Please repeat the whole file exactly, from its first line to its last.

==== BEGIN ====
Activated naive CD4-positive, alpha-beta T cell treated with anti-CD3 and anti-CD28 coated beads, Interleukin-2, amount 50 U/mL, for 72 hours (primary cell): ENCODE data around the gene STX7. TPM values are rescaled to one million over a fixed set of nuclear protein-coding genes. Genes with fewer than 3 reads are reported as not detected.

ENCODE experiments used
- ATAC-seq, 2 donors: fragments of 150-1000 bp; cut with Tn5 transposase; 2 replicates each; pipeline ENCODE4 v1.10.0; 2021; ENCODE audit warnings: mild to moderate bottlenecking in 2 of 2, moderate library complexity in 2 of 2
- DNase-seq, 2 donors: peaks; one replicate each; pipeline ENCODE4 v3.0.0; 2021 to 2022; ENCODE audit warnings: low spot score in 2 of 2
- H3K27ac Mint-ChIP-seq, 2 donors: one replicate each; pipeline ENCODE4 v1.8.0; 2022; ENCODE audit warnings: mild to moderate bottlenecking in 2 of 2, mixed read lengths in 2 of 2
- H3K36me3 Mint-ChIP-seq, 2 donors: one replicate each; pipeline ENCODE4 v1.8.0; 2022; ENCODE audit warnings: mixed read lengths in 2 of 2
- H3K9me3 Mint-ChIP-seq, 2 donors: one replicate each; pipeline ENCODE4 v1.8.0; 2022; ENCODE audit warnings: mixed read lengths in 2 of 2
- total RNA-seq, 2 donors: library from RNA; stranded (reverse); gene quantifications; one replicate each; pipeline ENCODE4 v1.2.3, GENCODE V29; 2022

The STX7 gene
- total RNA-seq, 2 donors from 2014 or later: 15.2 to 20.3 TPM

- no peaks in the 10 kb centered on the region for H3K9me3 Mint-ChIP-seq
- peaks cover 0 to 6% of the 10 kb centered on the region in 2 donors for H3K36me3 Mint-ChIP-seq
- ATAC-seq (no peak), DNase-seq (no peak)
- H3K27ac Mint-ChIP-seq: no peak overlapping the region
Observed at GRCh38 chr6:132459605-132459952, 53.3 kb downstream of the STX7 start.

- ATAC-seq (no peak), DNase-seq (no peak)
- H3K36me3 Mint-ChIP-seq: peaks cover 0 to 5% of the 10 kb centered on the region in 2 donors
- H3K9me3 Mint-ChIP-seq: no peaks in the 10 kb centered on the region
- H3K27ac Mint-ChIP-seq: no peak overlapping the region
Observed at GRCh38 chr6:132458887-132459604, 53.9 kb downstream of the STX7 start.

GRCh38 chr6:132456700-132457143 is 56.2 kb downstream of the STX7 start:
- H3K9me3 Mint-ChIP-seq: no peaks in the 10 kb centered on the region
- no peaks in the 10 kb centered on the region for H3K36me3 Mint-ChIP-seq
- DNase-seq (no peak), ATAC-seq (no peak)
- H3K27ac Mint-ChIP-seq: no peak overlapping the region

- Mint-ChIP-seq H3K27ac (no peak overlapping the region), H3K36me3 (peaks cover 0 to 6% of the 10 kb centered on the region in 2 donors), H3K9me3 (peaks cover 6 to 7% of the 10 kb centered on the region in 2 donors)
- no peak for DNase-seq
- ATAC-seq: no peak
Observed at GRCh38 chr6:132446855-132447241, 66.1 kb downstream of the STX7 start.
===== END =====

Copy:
Activated naive CD4-positive, alpha-beta T cell treated with anti-CD3 and anti-CD28 coated beads, Interleukin-2, amount 50 U/mL, for 72 hours (primary cell): ENCODE data around the gene STX7. TPM values are rescaled to one million over a fixed set of nuclear protein-coding genes. Genes with fewer than 3 reads are reported as not detected.

ENCODE experiments used
- ATAC-seq, 2 donors: fragments of 150-1000 bp; cut with Tn5 transposase; 2 replicates each; pipeline ENCODE4 v1.10.0; 2021; ENCODE audit warnings: mild to moderate bottlenecking in 2 of 2, moderate library complexity in 2 of 2
- DNase-seq, 2 donors: peaks; one replicate each; pipeline ENCODE4 v3.0.0; 2021 to 2022; ENCODE audit warnings: low spot score in 2 of 2
- H3K27ac Mint-ChIP-seq, 2 donors: one replicate each; pipeline ENCODE4 v1.8.0; 2022; ENCODE audit warnings: mild to moderate bottlenecking in 2 of 2, mixed read lengths in 2 of 2
- H3K36me3 Mint-ChIP-seq, 2 donors: one replicate each; pipeline ENCODE4 v1.8.0; 2022; ENCODE audit warnings: mixed read lengths in 2 of 2
- H3K9me3 Mint-ChIP-seq, 2 donors: one replicate each; pipeline ENCODE4 v1.8.0; 2022; ENCODE audit warnings: mixed read lengths in 2 of 2
- total RNA-seq, 2 donors: library from RNA; stranded (reverse); gene quantifications; one replicate each; pipeline ENCODE4 v1.2.3, GENCODE V29; 2022

The STX7 gene
- total RNA-seq, 2 donors from 2014 or later: 15.2 to 20.3 TPM

- no peaks in the 10 kb centered on the region for H3K9me3 Mint-ChIP-seq
- peaks cover 0 to 6% of the 10 kb centered on the region in 2 donors for H3K36me3 Mint-ChIP-seq
- ATAC-seq (no peak), DNase-seq (no peak)
- H3K27ac Mint-ChIP-seq: no peak overlapping the region
Observed at GRCh38 chr6:132459605-132459952, 53.3 kb downstream of the STX7 start.

- ATAC-seq (no peak), DNase-seq (no peak)
- H3K36me3 Mint-ChIP-seq: peaks cover 0 to 5% of the 10 kb centered on the region in 2 donors
- H3K9me3 Mint-ChIP-seq: no peaks in the 10 kb centered on the region
- H3K27ac Mint-ChIP-seq: no peak overlapping the region
Observed at GRCh38 chr6:132458887-132459604, 53.9 kb downstream of the STX7 start.

GRCh38 chr6:132456700-132457143 is 56.2 kb downstream of the STX7 start:
- H3K9me3 Mint-ChIP-seq: no peaks in the 10 kb centered on the region
- no peaks in the 10 kb centered on the region for H3K36me3 Mint-ChIP-seq
- DNase-seq (no peak), ATAC-seq (no peak)
- H3K27ac Mint-ChIP-seq: no peak overlapping the region

- Mint-ChIP-seq H3K27ac (no peak overlapping the region), H3K36me3 (peaks cover 0 to 6% of the 10 kb centered on the region in 2 donors), H3K9me3 (peaks cover 6 to 7% of the 10 kb centered on the region in 2 donors)
- no peak for DNase-seq
- ATAC-seq: no peak
Observed at GRCh38 chr6:132446855-132447241, 66.1 kb downstream of the STX7 start.